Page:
Alan Turing Institute shares simple advice for anyone policing trans people in bathrooms

In this photograph, a sign says what to do if someone feels like there's a person in the 'wrong' bathroom

The Alan Turing Institute is leading by example with simple instructions for anybody questioning why a person is using their chosen bathroom.

A Twitter user shared a photo of a sign at the national institute for data science and artificial intelligence, housed in the British Library in London and named after gay war hero Alan Turing.

“Do you feel like someone is using the ‘wrong’ bathroom?” the sign asks.

“Please don’t: Stare at them, challenge them, insult them [and] do purposefully make them feel uncomfortable.

“Instead please: respect their privacy, respect their identity, carry on with your day [and] protect them from harm.”

It adds: “They are using the facilities they feel safe in. Please do not take that right away from them.”


Twitter users praised the Alan Turing Institute for its inclusivity, with one saying: “Alan would’ve been proud.”

Alan Turing was a computer scientist and Second World War codebreaker whose work is credited with shortening the war by years and saving countless lives.
Turing chose “chemical castration” over a prison sentence when he was arrested for “homosexual acts” in 1952. His death in 1954 was determined a suicide, though there has been debate around whether this was the case.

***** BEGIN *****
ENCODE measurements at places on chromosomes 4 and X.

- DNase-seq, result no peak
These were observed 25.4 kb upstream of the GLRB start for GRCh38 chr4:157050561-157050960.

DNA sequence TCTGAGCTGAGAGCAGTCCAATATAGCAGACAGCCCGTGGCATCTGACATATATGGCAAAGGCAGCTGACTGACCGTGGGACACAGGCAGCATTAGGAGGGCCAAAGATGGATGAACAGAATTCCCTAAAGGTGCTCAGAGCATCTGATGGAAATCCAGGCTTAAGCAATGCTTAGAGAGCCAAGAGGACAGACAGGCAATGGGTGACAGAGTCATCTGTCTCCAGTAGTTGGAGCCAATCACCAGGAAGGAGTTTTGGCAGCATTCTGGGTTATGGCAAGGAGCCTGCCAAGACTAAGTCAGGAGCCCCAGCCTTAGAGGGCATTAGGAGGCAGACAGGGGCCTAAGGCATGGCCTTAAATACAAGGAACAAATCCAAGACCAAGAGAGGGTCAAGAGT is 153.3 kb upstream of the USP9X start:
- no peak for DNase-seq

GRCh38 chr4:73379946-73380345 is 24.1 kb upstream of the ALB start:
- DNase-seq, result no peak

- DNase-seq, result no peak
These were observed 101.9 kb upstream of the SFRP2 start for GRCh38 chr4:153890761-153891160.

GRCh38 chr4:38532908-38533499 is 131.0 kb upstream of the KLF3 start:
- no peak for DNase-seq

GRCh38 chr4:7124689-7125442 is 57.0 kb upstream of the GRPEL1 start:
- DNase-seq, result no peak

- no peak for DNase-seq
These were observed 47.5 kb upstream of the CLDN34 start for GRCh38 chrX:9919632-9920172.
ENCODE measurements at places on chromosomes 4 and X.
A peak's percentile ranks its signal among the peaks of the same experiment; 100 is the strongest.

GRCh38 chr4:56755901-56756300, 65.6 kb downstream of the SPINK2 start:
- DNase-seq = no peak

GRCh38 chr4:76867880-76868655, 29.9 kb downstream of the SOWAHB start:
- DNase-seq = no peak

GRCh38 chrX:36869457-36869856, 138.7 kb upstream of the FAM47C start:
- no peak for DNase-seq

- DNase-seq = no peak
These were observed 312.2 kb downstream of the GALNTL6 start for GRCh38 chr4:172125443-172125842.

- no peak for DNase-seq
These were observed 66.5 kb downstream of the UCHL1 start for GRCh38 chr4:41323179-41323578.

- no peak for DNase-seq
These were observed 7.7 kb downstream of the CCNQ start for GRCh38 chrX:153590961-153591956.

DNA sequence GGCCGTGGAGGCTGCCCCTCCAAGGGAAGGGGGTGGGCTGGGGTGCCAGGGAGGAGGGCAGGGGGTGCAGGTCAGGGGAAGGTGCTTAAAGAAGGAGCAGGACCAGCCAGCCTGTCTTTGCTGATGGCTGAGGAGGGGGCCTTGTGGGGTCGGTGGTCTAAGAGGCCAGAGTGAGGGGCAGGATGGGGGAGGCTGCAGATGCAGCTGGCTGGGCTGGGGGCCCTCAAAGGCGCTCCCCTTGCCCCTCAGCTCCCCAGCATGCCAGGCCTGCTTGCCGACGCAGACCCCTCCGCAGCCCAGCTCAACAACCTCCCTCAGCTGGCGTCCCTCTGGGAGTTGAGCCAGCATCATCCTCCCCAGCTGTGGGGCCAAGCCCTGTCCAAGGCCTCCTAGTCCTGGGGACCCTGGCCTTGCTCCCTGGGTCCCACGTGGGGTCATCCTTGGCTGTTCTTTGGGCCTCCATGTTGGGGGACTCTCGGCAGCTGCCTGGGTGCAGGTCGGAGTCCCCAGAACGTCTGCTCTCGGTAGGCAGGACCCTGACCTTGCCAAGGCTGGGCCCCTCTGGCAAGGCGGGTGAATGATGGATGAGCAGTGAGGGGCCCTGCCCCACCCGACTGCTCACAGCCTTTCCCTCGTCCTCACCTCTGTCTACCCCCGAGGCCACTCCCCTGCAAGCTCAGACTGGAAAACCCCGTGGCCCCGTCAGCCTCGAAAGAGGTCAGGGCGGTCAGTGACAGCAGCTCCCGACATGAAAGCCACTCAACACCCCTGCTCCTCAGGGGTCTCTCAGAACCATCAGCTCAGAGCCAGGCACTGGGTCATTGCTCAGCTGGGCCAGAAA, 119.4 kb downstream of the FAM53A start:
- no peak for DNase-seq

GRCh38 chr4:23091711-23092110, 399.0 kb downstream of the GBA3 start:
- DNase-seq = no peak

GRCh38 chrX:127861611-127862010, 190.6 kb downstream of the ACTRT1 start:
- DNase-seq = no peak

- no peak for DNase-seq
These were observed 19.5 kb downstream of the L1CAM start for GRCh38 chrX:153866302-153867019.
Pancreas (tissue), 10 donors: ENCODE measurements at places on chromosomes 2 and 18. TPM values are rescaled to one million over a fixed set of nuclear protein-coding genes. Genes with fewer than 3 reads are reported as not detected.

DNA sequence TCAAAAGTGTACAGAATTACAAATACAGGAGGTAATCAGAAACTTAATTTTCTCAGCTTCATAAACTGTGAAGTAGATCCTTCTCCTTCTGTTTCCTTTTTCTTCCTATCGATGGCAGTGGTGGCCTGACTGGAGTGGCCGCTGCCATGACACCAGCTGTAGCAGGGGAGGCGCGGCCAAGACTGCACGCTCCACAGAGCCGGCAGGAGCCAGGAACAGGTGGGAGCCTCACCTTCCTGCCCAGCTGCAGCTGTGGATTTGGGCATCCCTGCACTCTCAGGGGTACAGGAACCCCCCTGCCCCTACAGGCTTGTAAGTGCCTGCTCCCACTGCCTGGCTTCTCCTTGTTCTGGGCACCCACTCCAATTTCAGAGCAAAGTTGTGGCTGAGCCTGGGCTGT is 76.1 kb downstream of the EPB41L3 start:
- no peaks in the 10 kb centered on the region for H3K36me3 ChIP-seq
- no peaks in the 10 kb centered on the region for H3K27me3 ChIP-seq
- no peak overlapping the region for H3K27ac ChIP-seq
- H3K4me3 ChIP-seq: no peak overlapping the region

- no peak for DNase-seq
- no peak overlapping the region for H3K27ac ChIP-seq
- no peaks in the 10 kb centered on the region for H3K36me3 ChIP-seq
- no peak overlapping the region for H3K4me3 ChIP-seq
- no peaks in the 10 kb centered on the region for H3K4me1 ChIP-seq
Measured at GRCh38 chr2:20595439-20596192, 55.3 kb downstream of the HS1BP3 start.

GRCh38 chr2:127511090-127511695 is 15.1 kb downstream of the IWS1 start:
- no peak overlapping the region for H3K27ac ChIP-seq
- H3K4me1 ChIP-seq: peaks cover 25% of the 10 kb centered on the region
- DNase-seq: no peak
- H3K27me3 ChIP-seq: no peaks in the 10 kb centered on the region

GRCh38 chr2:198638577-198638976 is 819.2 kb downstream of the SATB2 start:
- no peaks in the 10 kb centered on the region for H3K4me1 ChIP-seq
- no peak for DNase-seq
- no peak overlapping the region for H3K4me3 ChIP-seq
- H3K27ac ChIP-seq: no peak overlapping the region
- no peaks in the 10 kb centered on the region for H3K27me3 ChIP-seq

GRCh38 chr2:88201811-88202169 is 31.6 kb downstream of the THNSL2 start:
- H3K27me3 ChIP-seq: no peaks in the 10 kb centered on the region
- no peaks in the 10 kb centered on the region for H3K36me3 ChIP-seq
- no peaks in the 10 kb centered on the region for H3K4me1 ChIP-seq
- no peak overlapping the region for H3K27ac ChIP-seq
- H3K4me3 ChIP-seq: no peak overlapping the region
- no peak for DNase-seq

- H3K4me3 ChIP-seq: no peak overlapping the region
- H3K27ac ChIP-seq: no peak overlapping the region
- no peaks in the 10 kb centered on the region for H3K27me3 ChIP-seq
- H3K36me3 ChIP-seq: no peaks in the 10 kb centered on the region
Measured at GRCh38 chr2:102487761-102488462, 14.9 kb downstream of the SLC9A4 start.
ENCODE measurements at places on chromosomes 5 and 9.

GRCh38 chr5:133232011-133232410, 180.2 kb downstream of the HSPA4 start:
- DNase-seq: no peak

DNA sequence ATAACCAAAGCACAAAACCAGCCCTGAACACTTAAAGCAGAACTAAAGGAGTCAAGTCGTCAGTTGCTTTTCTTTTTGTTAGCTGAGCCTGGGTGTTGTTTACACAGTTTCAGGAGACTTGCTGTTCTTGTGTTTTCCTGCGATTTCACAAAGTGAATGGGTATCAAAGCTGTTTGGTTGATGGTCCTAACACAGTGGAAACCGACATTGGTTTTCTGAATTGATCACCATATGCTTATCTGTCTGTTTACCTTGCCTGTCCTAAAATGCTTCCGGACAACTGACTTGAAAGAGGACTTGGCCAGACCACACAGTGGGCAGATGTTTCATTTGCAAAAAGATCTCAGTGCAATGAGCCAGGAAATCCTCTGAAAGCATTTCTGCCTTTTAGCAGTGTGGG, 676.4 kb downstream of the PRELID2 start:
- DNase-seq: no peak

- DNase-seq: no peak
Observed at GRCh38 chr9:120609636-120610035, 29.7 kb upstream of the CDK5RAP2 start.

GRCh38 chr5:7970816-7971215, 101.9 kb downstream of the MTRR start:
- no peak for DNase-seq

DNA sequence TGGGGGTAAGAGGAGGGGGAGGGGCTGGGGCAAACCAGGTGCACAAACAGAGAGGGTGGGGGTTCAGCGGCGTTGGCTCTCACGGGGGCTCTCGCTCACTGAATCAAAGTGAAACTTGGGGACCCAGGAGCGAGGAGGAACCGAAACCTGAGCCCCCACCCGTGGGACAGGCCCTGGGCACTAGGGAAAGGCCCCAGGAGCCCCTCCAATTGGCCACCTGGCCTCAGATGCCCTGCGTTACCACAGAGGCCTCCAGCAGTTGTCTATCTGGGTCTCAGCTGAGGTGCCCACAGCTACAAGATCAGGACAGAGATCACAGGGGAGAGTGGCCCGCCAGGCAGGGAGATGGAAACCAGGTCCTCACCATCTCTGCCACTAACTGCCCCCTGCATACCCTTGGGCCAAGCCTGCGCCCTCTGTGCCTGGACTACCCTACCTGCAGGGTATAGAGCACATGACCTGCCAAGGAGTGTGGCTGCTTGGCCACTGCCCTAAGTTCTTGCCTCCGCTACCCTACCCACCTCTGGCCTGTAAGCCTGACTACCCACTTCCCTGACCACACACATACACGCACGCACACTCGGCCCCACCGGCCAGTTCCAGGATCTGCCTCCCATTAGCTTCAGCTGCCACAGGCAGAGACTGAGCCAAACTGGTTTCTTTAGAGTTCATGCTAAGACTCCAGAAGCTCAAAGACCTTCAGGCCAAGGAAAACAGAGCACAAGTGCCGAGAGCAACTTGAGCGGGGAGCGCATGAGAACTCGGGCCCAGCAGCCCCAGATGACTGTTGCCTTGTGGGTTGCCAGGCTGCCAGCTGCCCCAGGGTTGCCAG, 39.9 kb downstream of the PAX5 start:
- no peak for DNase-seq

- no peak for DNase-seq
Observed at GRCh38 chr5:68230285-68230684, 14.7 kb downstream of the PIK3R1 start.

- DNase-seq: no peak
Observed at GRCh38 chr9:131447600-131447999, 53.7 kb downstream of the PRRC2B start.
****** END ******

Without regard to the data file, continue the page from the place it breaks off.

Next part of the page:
The data science and artificial intelligence institute named after Turing was established in 2015.

What is the law about single-sex spaces?

Trans people’s right to use public bathrooms and other single-sex spaces corresponding with their gender is protected by the 2010 Equality Act.

They cannot be excluded from facilities without a fair reason, nor can single-sex service providers enforce blanket bans on them.

However, this right has been weaponised by those attacking trans rights in the UK.

Many anti-trans lobbying groups have called on trans women, in particular, to be banned from spaces such as public bathrooms, hospital wards and domestic violence shelters.

If a trans person is asked to leave a single-sex space, trans youth charity Mermaids recommends they do not put themselves in harm’s way and do not come out if they don’t feel comfortable doing so.